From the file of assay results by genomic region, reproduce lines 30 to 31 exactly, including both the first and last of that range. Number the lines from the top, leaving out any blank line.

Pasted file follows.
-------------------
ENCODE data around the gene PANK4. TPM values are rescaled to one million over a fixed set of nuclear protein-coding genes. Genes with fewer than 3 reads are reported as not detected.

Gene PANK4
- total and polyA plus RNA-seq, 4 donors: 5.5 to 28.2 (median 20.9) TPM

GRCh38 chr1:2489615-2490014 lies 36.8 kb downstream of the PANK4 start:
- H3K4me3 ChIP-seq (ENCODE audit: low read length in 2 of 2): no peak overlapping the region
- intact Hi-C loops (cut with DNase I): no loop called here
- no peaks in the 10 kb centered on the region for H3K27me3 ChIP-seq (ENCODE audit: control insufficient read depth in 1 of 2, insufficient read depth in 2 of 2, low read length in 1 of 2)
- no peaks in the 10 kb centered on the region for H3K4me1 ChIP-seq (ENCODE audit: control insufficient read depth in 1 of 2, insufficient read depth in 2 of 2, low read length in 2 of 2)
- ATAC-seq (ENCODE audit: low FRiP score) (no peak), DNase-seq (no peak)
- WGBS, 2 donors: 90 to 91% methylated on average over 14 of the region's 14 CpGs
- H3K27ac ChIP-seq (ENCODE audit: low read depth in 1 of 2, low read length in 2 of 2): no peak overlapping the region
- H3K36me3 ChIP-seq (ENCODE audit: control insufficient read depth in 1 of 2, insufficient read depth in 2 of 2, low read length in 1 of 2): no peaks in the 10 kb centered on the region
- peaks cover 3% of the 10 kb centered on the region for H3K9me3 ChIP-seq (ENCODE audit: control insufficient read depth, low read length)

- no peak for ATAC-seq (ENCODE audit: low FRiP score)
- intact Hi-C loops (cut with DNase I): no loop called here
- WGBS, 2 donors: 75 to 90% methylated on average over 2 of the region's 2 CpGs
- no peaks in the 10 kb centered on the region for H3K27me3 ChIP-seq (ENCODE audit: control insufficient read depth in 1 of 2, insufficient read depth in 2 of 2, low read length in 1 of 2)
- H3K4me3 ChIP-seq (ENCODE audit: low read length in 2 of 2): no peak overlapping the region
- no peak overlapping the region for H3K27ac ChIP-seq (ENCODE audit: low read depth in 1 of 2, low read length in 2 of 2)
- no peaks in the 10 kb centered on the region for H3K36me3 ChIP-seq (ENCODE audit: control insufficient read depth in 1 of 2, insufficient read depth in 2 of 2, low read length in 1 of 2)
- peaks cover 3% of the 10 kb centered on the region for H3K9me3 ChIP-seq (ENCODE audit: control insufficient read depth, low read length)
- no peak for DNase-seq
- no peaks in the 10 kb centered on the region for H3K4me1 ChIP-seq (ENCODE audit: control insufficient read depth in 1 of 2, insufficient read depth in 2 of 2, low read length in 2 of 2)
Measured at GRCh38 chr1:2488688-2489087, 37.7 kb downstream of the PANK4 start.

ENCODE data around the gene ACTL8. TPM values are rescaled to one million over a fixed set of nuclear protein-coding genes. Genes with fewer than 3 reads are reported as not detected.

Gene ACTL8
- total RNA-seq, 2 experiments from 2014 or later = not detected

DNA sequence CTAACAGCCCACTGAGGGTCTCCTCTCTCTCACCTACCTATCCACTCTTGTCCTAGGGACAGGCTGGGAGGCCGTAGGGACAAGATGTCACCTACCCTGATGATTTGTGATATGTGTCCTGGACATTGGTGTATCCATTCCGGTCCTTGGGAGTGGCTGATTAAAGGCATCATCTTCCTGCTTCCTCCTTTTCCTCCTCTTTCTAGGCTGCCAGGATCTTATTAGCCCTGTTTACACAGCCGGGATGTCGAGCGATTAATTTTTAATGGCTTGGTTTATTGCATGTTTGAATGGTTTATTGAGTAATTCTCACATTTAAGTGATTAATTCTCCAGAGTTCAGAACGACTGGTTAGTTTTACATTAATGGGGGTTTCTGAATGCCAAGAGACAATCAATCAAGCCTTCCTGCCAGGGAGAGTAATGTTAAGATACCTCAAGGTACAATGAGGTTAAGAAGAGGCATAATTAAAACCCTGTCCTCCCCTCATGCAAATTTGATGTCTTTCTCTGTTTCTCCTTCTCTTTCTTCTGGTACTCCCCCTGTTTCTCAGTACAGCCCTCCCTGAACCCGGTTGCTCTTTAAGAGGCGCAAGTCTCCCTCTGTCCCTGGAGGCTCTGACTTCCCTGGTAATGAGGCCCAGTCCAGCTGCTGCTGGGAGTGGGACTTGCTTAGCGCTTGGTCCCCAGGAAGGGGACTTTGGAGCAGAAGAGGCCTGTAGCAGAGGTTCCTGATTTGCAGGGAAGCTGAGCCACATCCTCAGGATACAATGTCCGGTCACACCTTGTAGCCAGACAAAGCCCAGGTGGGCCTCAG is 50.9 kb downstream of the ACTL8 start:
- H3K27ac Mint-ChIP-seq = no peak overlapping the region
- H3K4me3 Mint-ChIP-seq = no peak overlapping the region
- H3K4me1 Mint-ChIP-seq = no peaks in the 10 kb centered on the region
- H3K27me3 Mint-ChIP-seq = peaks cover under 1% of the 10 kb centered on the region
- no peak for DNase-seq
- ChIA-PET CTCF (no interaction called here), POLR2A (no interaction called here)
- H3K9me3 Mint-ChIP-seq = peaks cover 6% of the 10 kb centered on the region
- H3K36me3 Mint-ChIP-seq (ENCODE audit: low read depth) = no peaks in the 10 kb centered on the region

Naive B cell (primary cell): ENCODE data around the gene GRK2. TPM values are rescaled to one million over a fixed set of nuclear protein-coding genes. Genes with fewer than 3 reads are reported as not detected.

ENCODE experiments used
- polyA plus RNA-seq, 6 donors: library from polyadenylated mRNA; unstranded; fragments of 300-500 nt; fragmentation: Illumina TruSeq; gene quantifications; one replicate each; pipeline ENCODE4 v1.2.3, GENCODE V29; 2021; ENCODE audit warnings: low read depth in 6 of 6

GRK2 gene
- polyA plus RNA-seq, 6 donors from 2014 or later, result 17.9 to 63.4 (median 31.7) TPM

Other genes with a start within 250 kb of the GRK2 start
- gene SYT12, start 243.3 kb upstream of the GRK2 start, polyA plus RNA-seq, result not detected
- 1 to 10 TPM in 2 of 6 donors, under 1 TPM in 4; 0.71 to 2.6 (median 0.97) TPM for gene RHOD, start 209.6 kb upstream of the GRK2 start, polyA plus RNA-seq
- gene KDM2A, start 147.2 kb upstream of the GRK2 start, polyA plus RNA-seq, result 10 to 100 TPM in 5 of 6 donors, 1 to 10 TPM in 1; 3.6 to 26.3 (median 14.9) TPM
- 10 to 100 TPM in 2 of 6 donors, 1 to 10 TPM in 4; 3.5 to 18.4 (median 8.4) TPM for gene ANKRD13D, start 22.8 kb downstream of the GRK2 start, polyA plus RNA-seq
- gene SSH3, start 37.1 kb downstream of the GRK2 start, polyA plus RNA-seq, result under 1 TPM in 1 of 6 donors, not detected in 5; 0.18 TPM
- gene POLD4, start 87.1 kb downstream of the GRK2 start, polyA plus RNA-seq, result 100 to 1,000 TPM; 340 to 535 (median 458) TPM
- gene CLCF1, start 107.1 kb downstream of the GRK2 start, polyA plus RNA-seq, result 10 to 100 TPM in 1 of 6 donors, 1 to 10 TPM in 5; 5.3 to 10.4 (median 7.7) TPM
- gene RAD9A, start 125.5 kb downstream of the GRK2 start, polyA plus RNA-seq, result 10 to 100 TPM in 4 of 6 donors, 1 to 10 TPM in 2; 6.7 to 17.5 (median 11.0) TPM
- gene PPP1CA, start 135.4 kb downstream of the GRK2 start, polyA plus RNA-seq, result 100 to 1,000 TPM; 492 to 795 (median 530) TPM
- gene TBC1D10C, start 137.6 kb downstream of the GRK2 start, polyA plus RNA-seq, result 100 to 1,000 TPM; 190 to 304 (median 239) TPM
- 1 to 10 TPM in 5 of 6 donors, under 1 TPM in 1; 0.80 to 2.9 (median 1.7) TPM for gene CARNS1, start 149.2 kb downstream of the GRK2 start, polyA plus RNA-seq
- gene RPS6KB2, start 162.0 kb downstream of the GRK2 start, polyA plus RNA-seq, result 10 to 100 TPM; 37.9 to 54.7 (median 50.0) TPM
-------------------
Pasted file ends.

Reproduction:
- H3K4me3 Mint-ChIP-seq = no peak overlapping the region
- H3K4me1 Mint-ChIP-seq = no peaks in the 10 kb centered on the region